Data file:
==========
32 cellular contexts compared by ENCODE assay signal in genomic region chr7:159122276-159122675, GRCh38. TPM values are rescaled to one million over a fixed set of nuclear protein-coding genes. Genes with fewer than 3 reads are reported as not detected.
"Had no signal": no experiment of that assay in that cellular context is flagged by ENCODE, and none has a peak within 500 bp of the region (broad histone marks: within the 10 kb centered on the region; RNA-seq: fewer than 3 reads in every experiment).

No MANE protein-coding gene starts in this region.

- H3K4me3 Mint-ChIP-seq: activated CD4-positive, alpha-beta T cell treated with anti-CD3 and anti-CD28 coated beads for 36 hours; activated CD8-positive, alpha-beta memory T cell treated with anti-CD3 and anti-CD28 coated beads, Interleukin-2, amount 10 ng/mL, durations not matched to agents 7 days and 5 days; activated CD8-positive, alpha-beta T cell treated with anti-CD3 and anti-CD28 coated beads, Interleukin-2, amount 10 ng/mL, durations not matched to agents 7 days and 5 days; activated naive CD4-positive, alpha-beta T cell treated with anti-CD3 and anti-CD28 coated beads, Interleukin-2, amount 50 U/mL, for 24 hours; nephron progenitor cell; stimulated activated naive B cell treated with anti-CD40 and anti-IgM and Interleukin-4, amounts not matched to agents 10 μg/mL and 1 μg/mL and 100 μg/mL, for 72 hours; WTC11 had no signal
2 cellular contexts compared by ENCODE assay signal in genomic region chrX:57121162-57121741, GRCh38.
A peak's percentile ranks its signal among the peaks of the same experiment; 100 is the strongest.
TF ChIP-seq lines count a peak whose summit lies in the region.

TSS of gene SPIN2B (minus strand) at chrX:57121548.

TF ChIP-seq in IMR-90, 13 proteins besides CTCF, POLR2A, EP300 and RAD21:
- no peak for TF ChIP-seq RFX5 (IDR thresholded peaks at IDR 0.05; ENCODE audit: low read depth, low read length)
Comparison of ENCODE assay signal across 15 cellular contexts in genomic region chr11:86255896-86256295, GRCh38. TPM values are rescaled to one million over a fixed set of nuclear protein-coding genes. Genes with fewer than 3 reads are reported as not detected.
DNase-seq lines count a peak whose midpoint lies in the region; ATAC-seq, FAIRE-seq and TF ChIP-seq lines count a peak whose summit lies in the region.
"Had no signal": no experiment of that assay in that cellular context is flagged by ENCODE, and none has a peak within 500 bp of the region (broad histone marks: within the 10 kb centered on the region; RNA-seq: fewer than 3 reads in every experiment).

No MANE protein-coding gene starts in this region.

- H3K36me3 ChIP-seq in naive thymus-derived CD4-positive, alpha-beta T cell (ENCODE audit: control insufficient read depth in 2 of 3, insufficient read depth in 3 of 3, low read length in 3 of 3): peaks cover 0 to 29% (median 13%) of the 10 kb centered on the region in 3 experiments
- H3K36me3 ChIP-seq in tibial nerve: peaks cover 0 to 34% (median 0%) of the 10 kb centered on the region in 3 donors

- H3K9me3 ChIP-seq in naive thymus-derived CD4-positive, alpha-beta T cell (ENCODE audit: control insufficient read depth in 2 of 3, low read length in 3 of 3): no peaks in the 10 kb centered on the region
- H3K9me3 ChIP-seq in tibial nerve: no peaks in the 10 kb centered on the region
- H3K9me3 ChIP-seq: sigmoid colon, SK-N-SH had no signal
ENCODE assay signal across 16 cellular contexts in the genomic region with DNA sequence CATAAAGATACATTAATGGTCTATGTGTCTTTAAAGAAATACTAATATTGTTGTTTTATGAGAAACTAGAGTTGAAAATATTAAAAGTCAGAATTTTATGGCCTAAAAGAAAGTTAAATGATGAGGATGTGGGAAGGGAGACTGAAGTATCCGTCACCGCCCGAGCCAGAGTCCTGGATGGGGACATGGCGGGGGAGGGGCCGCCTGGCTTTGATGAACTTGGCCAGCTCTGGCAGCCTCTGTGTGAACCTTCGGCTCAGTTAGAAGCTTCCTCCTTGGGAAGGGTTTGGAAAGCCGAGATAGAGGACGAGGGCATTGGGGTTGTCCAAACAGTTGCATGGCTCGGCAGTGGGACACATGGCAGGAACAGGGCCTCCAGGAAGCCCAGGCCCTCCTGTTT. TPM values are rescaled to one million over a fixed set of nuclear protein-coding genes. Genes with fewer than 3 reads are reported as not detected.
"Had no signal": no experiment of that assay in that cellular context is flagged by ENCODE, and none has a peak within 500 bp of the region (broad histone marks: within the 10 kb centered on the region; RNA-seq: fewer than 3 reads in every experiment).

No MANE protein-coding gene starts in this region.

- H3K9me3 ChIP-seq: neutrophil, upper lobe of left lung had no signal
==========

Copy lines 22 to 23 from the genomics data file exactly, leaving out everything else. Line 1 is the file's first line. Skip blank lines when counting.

No MANE protein-coding gene starts in this region.

- H3K9me3 ChIP-seq: neutrophil, upper lobe of left lung had no signal